Making the rounds

The Reader starts with the most continental news in the world of pharmaceutical conflict of interest this week: the AMSA PharmFree Scorecard, released with RxP last week, made sea-to-sea headlines and/or waves. Here’s a handful of stories about schools who made the grade, and some that didn’t.

San Francisco Chronicle

Lawrence Journal-World 

Dallas Morning News

Pittsburgh Post-Gazette (and editorial)

New Mexico Independent

Harvard Crimson

Daily Californian

ADHDing machine

A report that three prominent Harvard child psychiatrists failed to report large sums of drug company pay under institutional disclosure policy yanked the problem of disclosure squarely into the spotlight. Dr. Joseph Biederman, along with colleagues Dr. Timothy Wilens and Dr. Thomas Spencer, amended their disclosure reports after a Congressional probe by Sen. Chuck Grassley (R-IA) found that each had significantly underreported pharmaceutical payments, from which each made more than $1 million between 2000 and 2007.  According to news reports, the amended disclosures still don’t match pharmaceutical company records, which indicate each of the doctors received more.

“Although many of his studies are small and often financed by drug makers,” the New York Times writes of Biederman, “his work helped to fuel a controversial 40-fold increase from 1994 to 2003 in the diagnosis of pediatric bipolar disorder, which is characterized by severe mood swings, and a rapid rise in the use of antipsychotic medicines in children. “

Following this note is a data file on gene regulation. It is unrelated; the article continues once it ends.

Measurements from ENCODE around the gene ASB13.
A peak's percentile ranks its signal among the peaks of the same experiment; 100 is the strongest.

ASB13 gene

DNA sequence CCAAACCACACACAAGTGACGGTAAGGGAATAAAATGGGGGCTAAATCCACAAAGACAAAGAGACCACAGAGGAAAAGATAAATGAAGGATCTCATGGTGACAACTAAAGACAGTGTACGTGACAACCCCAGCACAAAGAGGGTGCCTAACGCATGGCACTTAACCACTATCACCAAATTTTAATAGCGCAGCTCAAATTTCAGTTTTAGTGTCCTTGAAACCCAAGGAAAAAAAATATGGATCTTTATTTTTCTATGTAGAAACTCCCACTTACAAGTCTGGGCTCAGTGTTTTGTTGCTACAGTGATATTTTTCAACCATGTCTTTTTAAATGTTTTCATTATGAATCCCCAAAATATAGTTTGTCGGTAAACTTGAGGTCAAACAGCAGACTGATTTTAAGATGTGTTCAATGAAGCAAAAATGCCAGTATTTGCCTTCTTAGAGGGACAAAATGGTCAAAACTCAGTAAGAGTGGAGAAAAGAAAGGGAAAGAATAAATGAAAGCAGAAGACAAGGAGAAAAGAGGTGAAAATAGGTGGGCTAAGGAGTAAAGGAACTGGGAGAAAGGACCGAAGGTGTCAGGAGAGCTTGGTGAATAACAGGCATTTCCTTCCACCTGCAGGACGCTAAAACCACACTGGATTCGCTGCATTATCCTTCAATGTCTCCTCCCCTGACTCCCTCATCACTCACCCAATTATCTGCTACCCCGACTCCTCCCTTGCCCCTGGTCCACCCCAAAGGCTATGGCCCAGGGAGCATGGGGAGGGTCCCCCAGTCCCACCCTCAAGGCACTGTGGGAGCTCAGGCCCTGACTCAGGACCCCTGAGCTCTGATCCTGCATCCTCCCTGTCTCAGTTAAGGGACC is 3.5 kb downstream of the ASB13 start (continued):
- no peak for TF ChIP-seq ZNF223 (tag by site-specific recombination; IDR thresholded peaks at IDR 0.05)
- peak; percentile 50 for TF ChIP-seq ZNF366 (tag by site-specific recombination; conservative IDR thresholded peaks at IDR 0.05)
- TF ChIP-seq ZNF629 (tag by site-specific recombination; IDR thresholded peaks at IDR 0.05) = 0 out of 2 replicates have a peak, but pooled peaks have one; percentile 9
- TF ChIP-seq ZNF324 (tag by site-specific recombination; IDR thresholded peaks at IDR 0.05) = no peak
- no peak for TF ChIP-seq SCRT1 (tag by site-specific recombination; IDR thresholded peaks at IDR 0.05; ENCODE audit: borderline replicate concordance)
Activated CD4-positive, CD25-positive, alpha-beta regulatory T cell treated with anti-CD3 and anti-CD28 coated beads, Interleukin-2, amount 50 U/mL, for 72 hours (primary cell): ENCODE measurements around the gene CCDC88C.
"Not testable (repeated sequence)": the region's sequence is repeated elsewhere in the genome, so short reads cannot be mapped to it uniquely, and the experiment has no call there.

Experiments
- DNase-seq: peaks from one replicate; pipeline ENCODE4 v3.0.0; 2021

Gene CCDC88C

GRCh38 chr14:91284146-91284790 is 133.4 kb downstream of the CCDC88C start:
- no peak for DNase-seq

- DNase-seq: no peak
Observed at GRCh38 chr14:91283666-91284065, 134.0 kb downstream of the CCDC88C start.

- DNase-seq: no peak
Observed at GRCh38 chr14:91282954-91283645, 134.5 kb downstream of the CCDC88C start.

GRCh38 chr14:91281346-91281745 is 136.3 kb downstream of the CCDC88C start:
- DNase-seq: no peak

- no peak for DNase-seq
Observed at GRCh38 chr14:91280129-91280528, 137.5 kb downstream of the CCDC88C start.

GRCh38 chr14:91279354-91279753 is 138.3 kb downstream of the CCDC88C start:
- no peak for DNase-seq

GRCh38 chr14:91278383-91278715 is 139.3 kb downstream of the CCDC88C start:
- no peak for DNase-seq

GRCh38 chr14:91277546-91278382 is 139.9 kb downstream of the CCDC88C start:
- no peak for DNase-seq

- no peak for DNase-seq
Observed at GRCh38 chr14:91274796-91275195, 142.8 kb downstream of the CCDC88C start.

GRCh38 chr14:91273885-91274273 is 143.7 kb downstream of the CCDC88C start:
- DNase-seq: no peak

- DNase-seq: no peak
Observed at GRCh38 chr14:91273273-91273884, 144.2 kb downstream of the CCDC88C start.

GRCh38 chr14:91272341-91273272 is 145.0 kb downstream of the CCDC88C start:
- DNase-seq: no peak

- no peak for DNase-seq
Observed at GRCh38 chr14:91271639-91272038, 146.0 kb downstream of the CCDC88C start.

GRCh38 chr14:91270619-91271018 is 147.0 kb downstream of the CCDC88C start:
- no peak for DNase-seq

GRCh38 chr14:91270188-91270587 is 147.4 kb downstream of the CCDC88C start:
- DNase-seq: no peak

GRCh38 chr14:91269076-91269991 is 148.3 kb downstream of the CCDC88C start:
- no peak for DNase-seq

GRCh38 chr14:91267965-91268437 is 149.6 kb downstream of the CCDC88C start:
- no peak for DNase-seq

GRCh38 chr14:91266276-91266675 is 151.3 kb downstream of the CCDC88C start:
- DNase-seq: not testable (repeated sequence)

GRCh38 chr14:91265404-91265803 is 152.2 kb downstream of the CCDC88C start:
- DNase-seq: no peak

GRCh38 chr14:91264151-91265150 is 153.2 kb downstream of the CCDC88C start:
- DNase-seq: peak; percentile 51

Back to the disclosure problem: Harvard, like many academic medical centers, had a disclosure policy in place, which relies on the honor system for faculty to report their own industry earnings.  A system that didn’t work right this time, and which makes the case, as these Boston Globe and New York Times editorials do, for the Physician Payments Sunshine Act.  The Sunshine Act, which is still under construction after a series of compromises with pharmaceutical companies reshaped the bill in May, would eliminate the problem of faulty and voluntary self-reporting by relying on mandatory company reporting –it was the company data, after all, that turned Grassley on to the discrepancies in the first place.

The long view

And since it’s always good to see something from a distance, we made the small hop across the pond (well, virtually) and to take a gander at the British Medical Journal’s account of the bill.